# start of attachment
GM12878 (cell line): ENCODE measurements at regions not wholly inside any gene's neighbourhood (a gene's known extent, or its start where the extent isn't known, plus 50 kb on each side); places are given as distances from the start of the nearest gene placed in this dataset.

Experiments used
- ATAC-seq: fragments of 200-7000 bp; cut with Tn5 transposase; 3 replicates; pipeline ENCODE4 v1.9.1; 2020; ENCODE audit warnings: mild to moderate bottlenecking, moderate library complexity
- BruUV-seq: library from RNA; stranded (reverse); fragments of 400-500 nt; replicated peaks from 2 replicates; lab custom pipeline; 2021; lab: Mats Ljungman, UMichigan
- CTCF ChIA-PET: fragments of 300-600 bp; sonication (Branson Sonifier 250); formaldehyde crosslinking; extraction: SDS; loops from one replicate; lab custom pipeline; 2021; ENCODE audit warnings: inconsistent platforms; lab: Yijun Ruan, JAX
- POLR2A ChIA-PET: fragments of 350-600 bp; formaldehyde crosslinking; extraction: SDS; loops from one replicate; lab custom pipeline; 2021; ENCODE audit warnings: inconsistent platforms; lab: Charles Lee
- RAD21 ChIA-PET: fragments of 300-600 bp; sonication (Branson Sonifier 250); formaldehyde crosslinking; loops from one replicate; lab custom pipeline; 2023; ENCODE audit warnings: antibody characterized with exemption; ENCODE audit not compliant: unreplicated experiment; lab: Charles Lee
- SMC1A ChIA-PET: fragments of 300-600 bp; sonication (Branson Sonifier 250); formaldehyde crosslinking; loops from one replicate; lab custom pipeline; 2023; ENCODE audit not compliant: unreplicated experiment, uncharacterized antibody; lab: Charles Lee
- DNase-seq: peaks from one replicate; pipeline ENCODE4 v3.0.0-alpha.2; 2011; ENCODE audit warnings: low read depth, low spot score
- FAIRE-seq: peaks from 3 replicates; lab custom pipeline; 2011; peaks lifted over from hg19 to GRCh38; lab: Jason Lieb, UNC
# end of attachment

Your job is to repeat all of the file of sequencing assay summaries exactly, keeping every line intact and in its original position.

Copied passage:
GM12878 (cell line): ENCODE measurements at regions not wholly inside any gene's neighbourhood (a gene's known extent, or its start where the extent isn't known, plus 50 kb on each side); places are given as distances from the start of the nearest gene placed in this dataset.

Experiments used
- ATAC-seq: fragments of 200-7000 bp; cut with Tn5 transposase; 3 replicates; pipeline ENCODE4 v1.9.1; 2020; ENCODE audit warnings: mild to moderate bottlenecking, moderate library complexity
- BruUV-seq: library from RNA; stranded (reverse); fragments of 400-500 nt; replicated peaks from 2 replicates; lab custom pipeline; 2021; lab: Mats Ljungman, UMichigan
- CTCF ChIA-PET: fragments of 300-600 bp; sonication (Branson Sonifier 250); formaldehyde crosslinking; extraction: SDS; loops from one replicate; lab custom pipeline; 2021; ENCODE audit warnings: inconsistent platforms; lab: Yijun Ruan, JAX
- POLR2A ChIA-PET: fragments of 350-600 bp; formaldehyde crosslinking; extraction: SDS; loops from one replicate; lab custom pipeline; 2021; ENCODE audit warnings: inconsistent platforms; lab: Charles Lee
- RAD21 ChIA-PET: fragments of 300-600 bp; sonication (Branson Sonifier 250); formaldehyde crosslinking; loops from one replicate; lab custom pipeline; 2023; ENCODE audit warnings: antibody characterized with exemption; ENCODE audit not compliant: unreplicated experiment; lab: Charles Lee
- SMC1A ChIA-PET: fragments of 300-600 bp; sonication (Branson Sonifier 250); formaldehyde crosslinking; loops from one replicate; lab custom pipeline; 2023; ENCODE audit not compliant: unreplicated experiment, uncharacterized antibody; lab: Charles Lee
- DNase-seq: peaks from one replicate; pipeline ENCODE4 v3.0.0-alpha.2; 2011; ENCODE audit warnings: low read depth, low spot score
- FAIRE-seq: peaks from 3 replicates; lab custom pipeline; 2011; peaks lifted over from hg19 to GRCh38; lab: Jason Lieb, UNC